Both have responded in a concerted fashion to the US JCPOA departure and the prospect of renewed US sanctions. They have also kept communication lines open to all other JCPOA signatories.

The real question remains what the leadership of the Iranian Revolutionary Guard Corps (IRGC) will do. The most import individual here is Major General Qasem Soleimani, the commander of the IRGC Quds force. Quds conducts extraterritorial operations. Soleimani is the most respected military commander and is almost singularly responsible for the defeat of ISIS in neighboring Iraq (where Iraqi forces were essentially commanded by Iranian generals).

If IRGC becomes more involved in domestic politics, it will do so to solidify Khamenei’s position (to whom they bear allegiance), rather than Rouhani. If Washington insists on driving a wedge between the two Iranian leaders, it will probably turn the nation away from reform and toward greater religious conservatism.

Third, that dynamic introduces the most disquieting theme. There will be a military response. While it is unlikely that the IRGC Navy will close the strait of Hormuz (despite the threat to do just that from IRGC leadership and Khamenei), the prospect of any interruption in tanker flows will spike oil pricing volatility.

The focus of the military response will use surrogates – Houthi rebels in Yemen and the regime of Bashar al- Assad in Syria. The former will be directed against Iranian arch enemy Saudi Arabia in the ongoing Yemeni civil war. Already, missile attacks by the Houthi (using ordinance provided by Iran) have prompted Riyadh to suspend oil shipments from Red Sea ports.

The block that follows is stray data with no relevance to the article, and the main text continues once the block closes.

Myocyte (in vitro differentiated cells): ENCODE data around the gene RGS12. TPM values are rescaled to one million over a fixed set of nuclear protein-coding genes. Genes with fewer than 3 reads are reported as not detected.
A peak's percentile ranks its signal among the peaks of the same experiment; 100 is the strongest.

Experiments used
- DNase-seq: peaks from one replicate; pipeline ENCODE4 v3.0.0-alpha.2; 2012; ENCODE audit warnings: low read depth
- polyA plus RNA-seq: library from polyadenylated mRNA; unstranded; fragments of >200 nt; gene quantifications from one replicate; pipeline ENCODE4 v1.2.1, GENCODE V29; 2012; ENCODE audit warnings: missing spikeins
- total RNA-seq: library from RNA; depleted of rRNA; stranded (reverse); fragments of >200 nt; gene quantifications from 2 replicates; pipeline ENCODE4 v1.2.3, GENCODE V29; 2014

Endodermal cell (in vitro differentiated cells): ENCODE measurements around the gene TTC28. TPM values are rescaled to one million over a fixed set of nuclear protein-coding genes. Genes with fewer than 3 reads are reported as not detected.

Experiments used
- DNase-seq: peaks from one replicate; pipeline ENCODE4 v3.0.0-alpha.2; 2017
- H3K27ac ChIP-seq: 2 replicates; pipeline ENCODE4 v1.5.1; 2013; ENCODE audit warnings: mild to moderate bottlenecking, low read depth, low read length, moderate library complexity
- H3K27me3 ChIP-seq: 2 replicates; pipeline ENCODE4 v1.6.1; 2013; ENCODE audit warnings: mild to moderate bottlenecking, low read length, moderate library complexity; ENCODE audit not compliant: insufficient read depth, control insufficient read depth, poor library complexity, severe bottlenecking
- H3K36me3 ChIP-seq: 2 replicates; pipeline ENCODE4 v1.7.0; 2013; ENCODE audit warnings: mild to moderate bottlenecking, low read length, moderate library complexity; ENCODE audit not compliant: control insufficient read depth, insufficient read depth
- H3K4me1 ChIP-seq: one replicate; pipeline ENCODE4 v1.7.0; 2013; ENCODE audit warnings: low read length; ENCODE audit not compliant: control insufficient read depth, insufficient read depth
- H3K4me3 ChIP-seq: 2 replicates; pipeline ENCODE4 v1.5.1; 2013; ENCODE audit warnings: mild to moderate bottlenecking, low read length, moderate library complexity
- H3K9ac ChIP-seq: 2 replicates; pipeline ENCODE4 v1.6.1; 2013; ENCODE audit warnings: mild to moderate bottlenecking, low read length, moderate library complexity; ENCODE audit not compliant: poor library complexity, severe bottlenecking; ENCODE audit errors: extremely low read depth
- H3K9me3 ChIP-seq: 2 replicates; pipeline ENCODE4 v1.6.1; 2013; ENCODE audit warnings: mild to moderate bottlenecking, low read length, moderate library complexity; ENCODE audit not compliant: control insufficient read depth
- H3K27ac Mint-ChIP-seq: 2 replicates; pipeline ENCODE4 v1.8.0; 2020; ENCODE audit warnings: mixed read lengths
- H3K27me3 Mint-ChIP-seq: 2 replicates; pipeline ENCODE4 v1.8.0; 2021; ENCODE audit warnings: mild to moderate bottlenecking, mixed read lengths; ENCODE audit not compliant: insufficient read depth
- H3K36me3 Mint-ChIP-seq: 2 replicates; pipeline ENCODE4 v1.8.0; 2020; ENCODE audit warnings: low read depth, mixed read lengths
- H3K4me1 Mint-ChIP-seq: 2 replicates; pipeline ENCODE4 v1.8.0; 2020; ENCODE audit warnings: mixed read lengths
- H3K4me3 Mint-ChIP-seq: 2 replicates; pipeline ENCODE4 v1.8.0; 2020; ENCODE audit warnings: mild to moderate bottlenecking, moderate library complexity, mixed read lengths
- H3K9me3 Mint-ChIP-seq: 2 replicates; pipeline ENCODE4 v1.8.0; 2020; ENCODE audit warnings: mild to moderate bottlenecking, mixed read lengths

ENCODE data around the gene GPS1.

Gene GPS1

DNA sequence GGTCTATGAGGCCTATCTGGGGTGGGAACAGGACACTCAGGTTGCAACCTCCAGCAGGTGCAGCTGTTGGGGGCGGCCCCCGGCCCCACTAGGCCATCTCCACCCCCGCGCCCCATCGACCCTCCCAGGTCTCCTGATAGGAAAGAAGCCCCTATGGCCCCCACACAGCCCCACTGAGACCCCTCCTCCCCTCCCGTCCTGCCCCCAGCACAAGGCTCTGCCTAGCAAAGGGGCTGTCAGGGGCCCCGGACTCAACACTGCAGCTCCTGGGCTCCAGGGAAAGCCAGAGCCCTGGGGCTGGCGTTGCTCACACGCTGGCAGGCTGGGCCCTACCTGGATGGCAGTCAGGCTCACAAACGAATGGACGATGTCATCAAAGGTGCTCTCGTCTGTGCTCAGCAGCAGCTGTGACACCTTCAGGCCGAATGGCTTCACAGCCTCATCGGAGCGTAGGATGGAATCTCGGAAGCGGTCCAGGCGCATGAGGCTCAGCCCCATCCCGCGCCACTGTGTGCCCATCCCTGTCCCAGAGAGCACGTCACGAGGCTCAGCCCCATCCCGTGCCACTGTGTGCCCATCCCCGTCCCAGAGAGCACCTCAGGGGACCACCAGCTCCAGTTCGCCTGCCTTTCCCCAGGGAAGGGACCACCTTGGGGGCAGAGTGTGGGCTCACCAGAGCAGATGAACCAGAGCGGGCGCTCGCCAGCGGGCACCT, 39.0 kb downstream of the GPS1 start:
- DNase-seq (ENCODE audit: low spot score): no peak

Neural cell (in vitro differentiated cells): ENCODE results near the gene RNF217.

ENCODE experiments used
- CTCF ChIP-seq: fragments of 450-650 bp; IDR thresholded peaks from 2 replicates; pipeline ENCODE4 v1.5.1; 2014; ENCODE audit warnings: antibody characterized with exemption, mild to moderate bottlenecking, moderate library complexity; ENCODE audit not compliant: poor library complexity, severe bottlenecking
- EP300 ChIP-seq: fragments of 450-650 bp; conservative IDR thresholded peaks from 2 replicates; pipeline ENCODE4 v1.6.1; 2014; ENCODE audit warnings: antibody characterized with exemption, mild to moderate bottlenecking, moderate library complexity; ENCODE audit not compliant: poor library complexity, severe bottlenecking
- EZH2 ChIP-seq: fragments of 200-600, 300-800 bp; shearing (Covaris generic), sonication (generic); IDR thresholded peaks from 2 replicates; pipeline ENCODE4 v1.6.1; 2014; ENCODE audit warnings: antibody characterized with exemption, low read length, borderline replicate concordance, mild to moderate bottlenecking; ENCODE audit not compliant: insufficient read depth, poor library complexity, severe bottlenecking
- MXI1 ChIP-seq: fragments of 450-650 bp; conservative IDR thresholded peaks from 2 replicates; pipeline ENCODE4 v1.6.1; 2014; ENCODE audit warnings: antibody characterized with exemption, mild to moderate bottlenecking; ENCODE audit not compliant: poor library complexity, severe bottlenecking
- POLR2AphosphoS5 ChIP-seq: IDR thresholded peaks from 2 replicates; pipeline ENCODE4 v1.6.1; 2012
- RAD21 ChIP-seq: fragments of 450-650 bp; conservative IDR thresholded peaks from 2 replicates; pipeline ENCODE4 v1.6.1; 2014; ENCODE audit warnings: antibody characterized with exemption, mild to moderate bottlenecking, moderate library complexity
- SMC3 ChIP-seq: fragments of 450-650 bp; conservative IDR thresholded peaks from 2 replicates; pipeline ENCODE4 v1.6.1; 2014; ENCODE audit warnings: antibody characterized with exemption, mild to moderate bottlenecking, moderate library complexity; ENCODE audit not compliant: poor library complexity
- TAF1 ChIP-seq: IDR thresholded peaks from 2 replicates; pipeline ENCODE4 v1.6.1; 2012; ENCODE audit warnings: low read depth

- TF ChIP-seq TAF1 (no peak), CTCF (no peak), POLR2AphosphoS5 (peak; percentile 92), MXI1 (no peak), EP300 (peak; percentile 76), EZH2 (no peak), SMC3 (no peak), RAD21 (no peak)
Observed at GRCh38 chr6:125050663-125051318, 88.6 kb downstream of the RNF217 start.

Meanwhile, in concert with Moscow, Teheran continues to wield leverage in Syria with a dual objective – the continuation of its offensive against ISIS and the defense of al-Assad against militias still supported by the US. Syria remains a vulnerable underbelly of an American foreign policy in search of something beyond a Tweet.

The US posture against Iran may be more destabilizing than the White House cares to admit.

About the Author


Dr. Kent Moors is an internationally recognized expert in oil and natural gas policy, risk management, emerging market economic development, and market risk assessment.

He serves as an advisor to the highest levels of 27 countries, including the U.S., Russian, Kazakh, Chinese, Iraqi, and Kurdish governments, to the governors of several U.S. states, and to the premiers of two Canadian provinces. He’s served as a consultant to private companies, financial institutions and law firms in 29 countries, and has appeared more than 2,300 times as a featured radio-and-television commentator. He appears regularly on ABC, BBC, Bloomberg TV, CBS, CNBC, CNN, NBC, Russian RTV, and the Fox Business Network.

A prolific writer and lecturer, his six books, more than 2,700 professional and market publications, and over 650 private/public sector presentations and workshops have appeared in 47 countries.